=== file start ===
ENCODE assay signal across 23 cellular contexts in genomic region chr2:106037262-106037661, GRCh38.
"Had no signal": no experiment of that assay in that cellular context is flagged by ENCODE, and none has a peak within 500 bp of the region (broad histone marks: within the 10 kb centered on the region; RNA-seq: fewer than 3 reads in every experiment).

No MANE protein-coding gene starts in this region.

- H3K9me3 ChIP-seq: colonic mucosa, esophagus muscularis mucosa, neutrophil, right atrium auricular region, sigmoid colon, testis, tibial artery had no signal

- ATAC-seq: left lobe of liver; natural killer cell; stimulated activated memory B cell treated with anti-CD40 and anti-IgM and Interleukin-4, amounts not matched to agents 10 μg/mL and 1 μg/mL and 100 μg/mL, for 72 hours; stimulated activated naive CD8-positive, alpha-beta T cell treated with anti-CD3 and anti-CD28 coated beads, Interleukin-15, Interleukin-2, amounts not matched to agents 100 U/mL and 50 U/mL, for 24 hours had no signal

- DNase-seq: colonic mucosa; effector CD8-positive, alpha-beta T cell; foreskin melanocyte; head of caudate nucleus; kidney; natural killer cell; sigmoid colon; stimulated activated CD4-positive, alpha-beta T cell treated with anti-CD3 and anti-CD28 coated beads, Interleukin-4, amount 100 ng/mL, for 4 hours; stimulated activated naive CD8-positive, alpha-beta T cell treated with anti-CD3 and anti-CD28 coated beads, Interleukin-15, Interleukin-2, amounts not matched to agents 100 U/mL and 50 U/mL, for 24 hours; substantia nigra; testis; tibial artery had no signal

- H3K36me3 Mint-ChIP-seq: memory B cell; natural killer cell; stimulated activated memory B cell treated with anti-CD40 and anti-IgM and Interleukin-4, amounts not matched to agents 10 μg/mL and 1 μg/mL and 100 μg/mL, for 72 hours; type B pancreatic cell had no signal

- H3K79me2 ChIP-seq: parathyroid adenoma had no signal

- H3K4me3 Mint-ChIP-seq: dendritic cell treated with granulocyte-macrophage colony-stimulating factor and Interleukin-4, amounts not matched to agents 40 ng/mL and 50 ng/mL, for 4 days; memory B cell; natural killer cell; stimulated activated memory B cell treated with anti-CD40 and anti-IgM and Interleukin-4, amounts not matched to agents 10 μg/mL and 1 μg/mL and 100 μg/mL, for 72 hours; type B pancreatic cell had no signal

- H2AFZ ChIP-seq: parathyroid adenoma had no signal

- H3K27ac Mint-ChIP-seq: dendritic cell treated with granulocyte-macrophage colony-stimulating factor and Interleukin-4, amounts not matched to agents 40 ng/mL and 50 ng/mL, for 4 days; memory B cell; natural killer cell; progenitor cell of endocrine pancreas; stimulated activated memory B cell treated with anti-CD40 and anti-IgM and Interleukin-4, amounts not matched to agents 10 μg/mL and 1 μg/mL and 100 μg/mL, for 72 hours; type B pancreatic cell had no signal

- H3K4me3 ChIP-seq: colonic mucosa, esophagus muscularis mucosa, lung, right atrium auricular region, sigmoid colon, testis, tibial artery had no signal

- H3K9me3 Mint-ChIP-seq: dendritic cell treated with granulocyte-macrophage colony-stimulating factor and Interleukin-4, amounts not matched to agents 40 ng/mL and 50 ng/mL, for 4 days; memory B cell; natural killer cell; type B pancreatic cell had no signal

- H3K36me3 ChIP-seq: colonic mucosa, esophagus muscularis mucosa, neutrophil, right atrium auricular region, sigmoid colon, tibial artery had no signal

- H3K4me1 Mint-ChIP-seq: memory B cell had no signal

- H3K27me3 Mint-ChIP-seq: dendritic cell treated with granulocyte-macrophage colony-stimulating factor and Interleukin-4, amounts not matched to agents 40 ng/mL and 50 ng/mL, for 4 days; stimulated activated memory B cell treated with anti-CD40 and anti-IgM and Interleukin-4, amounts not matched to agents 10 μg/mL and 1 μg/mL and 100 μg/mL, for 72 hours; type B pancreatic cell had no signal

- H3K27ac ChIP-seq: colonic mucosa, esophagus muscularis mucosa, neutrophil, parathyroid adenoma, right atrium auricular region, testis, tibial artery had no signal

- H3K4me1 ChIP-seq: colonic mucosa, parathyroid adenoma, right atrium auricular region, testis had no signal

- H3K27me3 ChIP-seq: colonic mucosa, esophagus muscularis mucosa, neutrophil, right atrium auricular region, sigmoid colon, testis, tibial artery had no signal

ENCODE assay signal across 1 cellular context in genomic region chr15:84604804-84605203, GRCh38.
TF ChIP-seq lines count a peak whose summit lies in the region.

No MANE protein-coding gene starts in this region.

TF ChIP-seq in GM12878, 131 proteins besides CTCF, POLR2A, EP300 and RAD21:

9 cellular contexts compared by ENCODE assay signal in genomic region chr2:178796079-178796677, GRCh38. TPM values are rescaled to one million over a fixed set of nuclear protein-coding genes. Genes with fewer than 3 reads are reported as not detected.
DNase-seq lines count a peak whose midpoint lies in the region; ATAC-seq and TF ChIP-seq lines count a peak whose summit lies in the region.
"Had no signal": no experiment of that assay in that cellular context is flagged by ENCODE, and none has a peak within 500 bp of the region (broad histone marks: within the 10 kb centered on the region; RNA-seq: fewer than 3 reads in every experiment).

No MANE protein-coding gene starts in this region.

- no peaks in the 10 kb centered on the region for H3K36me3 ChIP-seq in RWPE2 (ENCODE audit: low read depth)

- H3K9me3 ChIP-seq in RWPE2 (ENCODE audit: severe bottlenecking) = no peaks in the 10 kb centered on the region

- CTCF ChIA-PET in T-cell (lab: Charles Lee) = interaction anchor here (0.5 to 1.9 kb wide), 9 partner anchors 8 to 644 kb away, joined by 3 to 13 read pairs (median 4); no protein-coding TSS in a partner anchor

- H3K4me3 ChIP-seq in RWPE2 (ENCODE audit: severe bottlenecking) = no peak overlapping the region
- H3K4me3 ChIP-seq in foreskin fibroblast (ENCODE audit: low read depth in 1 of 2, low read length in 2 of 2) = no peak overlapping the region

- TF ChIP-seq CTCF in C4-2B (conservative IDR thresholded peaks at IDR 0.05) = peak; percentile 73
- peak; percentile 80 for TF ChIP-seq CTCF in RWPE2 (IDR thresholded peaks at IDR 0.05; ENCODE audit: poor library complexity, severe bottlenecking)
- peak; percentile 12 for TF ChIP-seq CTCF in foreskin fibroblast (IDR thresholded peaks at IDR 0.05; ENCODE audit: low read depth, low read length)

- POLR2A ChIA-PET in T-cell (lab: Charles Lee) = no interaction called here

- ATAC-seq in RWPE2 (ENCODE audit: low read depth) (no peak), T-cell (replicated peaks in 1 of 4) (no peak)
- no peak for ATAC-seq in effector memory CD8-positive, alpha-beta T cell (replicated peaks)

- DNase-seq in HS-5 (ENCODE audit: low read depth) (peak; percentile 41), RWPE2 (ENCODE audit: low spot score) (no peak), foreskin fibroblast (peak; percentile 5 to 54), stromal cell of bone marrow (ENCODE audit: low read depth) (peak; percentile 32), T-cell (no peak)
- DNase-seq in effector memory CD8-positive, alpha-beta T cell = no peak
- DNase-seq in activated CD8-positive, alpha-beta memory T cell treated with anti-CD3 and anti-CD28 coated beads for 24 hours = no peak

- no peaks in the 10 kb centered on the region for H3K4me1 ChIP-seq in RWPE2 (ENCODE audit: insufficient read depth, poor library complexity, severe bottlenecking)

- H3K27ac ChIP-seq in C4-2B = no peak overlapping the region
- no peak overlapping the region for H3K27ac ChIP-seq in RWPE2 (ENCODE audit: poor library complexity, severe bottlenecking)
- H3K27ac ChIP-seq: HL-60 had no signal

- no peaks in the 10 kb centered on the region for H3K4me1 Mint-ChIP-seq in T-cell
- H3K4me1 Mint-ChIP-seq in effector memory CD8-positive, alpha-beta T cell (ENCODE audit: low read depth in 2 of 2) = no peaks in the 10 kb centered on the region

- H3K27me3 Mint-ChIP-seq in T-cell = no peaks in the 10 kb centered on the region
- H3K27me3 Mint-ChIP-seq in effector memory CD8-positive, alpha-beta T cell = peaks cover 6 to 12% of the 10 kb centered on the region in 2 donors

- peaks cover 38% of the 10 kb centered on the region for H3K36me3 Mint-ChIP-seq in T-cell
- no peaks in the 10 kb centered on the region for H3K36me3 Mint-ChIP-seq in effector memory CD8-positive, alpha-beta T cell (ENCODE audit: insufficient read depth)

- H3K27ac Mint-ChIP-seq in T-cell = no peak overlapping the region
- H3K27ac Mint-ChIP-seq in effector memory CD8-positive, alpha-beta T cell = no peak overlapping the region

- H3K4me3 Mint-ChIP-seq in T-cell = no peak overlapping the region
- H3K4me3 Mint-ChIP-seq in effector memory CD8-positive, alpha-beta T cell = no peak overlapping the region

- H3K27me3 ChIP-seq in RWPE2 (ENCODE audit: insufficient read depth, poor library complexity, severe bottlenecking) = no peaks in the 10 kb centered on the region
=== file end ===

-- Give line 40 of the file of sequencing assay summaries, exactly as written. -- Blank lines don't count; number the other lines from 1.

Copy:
- DNase-seq in effector memory CD8-positive, alpha-beta T cell = no peak